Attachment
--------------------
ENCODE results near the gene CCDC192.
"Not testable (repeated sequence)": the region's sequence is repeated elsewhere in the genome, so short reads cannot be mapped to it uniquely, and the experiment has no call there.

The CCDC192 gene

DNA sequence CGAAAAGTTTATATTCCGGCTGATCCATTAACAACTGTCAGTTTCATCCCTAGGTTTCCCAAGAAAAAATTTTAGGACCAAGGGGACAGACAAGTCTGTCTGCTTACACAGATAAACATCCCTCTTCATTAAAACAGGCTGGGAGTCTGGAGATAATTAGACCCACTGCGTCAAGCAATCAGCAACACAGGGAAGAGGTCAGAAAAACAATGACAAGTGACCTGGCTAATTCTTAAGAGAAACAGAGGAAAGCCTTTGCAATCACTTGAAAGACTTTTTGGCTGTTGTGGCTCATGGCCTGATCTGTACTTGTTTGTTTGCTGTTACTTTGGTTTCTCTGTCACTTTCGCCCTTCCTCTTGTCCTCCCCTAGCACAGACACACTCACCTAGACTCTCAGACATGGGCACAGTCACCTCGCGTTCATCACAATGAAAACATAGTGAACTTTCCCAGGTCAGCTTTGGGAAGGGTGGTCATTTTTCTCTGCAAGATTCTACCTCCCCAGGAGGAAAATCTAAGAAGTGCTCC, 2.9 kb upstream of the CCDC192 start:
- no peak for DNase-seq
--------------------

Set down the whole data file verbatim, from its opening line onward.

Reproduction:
ENCODE results near the gene CCDC192.
"Not testable (repeated sequence)": the region's sequence is repeated elsewhere in the genome, so short reads cannot be mapped to it uniquely, and the experiment has no call there.

The CCDC192 gene

DNA sequence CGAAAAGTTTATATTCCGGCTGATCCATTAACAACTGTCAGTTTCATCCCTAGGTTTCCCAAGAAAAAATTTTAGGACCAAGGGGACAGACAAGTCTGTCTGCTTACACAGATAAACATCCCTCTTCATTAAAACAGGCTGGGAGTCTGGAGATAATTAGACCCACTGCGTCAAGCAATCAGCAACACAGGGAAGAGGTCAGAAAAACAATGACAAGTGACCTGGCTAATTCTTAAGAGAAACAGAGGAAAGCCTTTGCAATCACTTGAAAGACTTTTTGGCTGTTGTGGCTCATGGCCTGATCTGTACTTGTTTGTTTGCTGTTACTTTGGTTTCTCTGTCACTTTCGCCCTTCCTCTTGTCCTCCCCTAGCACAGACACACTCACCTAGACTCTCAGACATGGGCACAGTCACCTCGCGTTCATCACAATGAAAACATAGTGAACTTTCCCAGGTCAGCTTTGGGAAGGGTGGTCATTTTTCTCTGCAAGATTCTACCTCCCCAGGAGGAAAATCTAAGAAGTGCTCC, 2.9 kb upstream of the CCDC192 start:
- no peak for DNase-seq